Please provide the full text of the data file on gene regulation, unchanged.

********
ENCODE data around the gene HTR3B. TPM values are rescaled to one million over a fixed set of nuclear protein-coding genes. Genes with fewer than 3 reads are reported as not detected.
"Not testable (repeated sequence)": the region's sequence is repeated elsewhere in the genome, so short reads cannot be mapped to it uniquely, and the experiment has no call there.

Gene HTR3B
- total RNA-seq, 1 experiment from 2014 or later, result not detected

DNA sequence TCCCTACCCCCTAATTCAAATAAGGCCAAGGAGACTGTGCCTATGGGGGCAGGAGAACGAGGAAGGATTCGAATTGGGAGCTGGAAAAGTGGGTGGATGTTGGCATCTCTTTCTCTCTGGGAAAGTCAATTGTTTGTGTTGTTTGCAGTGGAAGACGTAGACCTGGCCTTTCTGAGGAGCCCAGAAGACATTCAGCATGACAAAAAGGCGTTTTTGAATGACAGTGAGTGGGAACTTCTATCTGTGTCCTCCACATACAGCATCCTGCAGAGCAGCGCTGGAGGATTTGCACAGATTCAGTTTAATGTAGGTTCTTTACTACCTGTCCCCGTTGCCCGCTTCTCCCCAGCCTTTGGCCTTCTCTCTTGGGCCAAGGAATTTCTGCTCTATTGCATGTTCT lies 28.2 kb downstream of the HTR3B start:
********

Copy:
ENCODE data around the gene HTR3B. TPM values are rescaled to one million over a fixed set of nuclear protein-coding genes. Genes with fewer than 3 reads are reported as not detected.
"Not testable (repeated sequence)": the region's sequence is repeated elsewhere in the genome, so short reads cannot be mapped to it uniquely, and the experiment has no call there.

Gene HTR3B
- total RNA-seq, 1 experiment from 2014 or later, result not detected

DNA sequence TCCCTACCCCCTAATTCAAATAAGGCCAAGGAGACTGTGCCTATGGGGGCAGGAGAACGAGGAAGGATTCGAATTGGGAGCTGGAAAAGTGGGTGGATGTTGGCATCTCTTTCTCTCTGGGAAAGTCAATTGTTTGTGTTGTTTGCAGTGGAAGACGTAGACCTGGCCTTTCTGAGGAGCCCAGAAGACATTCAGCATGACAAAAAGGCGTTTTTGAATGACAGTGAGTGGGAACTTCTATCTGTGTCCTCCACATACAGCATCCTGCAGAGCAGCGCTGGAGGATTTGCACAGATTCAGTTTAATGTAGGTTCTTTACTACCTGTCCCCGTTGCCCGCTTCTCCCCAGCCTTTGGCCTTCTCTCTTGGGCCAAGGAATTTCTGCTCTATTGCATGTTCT lies 28.2 kb downstream of the HTR3B start: